For those who haven’t heard, a coffee sommelier is very similar to a wine sommelier, they’re the experts in their trade. Their role in the world of coffee is one of the most important – tasting and vetting coffee before it is pushed out to us consumers.
Some of you may be thinking, “well this sounds like an easy job, drinking coffee all day”, well yes they are drinking coffee all day but, it’s far from easy. Coffee sommeliers need to be the know-it-alls for everything from the green bean, to the cup. You think you could be a coffee sommelier? Here is what you need to know:
- bean origins
- roasting process
- brewing process
- how to distinguish aromas and flavours
- how to describe the flavours accurately
- how to experiment with blends effectively
- food paring opportunities
The Cupping process
Most sommeliers use the cupping process to taste, evaluate and score their coffees – in some cases a few hundred a day! The tasting and evaluations here are imperative to the coffee supplier to ensure that they are selling the best possible product to their customers. These are the key steps to the cupping process:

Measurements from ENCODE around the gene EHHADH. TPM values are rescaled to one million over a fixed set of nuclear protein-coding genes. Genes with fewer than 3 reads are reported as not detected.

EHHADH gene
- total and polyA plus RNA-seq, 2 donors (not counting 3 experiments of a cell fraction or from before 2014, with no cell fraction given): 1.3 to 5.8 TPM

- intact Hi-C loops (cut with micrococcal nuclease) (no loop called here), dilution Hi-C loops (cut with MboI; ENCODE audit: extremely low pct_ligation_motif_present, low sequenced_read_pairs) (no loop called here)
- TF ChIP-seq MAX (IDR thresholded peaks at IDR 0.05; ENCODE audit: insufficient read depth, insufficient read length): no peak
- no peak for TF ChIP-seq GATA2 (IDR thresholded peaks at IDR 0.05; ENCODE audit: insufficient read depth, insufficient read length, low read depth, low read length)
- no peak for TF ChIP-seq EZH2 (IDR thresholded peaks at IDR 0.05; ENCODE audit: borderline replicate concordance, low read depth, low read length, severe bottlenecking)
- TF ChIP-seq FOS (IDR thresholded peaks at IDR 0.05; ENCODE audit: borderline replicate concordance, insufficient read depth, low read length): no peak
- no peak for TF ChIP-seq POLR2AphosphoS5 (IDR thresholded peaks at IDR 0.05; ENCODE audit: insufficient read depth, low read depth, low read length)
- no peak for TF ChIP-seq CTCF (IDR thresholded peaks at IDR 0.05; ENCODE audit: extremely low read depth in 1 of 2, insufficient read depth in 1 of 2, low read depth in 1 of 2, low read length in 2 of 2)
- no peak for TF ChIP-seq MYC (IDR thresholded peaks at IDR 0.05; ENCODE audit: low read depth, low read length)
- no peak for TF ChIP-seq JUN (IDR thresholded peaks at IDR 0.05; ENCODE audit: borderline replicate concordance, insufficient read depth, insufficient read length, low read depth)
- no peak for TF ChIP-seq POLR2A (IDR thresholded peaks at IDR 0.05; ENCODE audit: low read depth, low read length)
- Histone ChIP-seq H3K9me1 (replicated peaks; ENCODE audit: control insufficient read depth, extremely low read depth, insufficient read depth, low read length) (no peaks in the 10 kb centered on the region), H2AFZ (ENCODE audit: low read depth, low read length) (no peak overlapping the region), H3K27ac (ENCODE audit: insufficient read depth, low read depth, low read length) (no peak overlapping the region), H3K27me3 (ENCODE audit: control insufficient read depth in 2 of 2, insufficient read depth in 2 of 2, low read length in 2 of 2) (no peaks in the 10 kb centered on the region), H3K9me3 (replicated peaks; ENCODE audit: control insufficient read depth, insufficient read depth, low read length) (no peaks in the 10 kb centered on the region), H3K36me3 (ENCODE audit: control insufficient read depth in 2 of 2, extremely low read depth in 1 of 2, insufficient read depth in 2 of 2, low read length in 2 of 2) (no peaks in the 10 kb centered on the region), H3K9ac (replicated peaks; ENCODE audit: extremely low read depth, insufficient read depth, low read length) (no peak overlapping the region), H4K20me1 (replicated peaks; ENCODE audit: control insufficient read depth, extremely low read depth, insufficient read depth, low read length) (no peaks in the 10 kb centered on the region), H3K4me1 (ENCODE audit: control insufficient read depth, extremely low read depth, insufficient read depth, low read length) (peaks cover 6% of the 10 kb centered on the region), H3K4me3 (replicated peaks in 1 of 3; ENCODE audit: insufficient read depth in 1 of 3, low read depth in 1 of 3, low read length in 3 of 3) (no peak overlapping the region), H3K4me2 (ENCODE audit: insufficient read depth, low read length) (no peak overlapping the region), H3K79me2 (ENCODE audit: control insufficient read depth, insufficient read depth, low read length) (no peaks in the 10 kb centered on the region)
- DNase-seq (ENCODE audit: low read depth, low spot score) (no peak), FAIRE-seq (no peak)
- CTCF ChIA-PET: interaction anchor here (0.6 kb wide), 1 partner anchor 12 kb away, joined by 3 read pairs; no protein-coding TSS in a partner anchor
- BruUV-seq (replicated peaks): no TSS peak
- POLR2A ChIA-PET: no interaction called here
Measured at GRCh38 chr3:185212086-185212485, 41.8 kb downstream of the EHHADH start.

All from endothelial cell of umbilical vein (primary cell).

- Evaluate the green beans and the perfect roast - only really for in house sommeliers working for large coffee brands
- The grounds - have they been ground correctly or overdeveloped?
- The aroma - after the brew, examine the gasses released when breaking the top
- The taste - a just small amount of coffee on a spoon. Sommeliers describe the taste process as aerating the coffee across the palate as quickly as they can to use as many taste bud receptors as possible. Many others would describe this in a less technical way - a slurp!
- The after taste - how does the flavour linger and finish? This is where you may pick up on fruit notes etc.
- Acidity - measured based on experience
- The body - the feel of the liquid. Heavy, creamy etc.
- The balance - is the coffees flavour and body well balanced?
- Overall impression - here is where the coffee is given a score
This is a short video of the cupping process in action:
As I am sure you will agree, there are many great parts to this role which any coffee fanatic would love. Tasting new and exciting flavours, exploring your palate, experimenting with blends to best bring out the distinct notes and even pairing coffees with food. Plus, you will always have energy to get to the gym after work!
It’s not all happy and rosy for the coffee heroes, oh no. This really can affect their lifestyle. For example, spending half an hour trying to decide what coffee to have with breakfast, or being unable to pop out for a coffee with friends without submitting a report to the barista!